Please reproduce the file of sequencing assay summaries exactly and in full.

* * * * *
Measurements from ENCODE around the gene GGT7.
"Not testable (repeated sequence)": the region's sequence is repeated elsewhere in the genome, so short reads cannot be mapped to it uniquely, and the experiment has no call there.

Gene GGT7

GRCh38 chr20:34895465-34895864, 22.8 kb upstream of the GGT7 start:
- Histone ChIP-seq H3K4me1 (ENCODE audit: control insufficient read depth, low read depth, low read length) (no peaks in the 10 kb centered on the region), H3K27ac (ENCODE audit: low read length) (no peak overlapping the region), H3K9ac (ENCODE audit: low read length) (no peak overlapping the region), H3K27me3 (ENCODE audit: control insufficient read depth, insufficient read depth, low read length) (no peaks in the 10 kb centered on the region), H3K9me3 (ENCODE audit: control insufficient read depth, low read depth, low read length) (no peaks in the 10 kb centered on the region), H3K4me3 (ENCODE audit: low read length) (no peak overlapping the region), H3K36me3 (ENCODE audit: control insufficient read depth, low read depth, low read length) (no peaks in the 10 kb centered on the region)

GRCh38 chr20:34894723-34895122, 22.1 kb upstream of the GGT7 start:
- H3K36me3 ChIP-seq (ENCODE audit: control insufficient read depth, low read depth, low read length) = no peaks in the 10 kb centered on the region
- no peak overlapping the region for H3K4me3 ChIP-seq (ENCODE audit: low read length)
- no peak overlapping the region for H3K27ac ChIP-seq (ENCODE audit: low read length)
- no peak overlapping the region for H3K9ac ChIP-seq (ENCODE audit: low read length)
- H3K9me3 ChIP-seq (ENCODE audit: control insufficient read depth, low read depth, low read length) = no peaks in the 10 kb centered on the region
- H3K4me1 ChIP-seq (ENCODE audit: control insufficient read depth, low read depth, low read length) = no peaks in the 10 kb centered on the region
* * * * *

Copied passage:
Measurements from ENCODE around the gene GGT7.
"Not testable (repeated sequence)": the region's sequence is repeated elsewhere in the genome, so short reads cannot be mapped to it uniquely, and the experiment has no call there.

Gene GGT7

GRCh38 chr20:34895465-34895864, 22.8 kb upstream of the GGT7 start:
- Histone ChIP-seq H3K4me1 (ENCODE audit: control insufficient read depth, low read depth, low read length) (no peaks in the 10 kb centered on the region), H3K27ac (ENCODE audit: low read length) (no peak overlapping the region), H3K9ac (ENCODE audit: low read length) (no peak overlapping the region), H3K27me3 (ENCODE audit: control insufficient read depth, insufficient read depth, low read length) (no peaks in the 10 kb centered on the region), H3K9me3 (ENCODE audit: control insufficient read depth, low read depth, low read length) (no peaks in the 10 kb centered on the region), H3K4me3 (ENCODE audit: low read length) (no peak overlapping the region), H3K36me3 (ENCODE audit: control insufficient read depth, low read depth, low read length) (no peaks in the 10 kb centered on the region)

GRCh38 chr20:34894723-34895122, 22.1 kb upstream of the GGT7 start:
- H3K36me3 ChIP-seq (ENCODE audit: control insufficient read depth, low read depth, low read length) = no peaks in the 10 kb centered on the region
- no peak overlapping the region for H3K4me3 ChIP-seq (ENCODE audit: low read length)
- no peak overlapping the region for H3K27ac ChIP-seq (ENCODE audit: low read length)
- no peak overlapping the region for H3K9ac ChIP-seq (ENCODE audit: low read length)
- H3K9me3 ChIP-seq (ENCODE audit: control insufficient read depth, low read depth, low read length) = no peaks in the 10 kb centered on the region
- H3K4me1 ChIP-seq (ENCODE audit: control insufficient read depth, low read depth, low read length) = no peaks in the 10 kb centered on the region